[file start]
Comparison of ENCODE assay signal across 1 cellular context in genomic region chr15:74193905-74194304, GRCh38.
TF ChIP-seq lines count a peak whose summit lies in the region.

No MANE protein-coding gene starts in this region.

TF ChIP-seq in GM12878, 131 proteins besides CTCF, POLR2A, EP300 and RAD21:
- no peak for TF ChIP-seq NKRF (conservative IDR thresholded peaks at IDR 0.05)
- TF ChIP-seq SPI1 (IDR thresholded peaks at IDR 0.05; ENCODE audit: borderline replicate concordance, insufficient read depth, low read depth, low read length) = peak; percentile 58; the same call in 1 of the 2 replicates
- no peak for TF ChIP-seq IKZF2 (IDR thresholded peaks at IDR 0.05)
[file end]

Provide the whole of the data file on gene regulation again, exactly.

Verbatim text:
Comparison of ENCODE assay signal across 1 cellular context in genomic region chr15:74193905-74194304, GRCh38.
TF ChIP-seq lines count a peak whose summit lies in the region.

No MANE protein-coding gene starts in this region.

TF ChIP-seq in GM12878, 131 proteins besides CTCF, POLR2A, EP300 and RAD21:
- no peak for TF ChIP-seq NKRF (conservative IDR thresholded peaks at IDR 0.05)
- TF ChIP-seq SPI1 (IDR thresholded peaks at IDR 0.05; ENCODE audit: borderline replicate concordance, insufficient read depth, low read depth, low read length) = peak; percentile 58; the same call in 1 of the 2 replicates
- no peak for TF ChIP-seq IKZF2 (IDR thresholded peaks at IDR 0.05)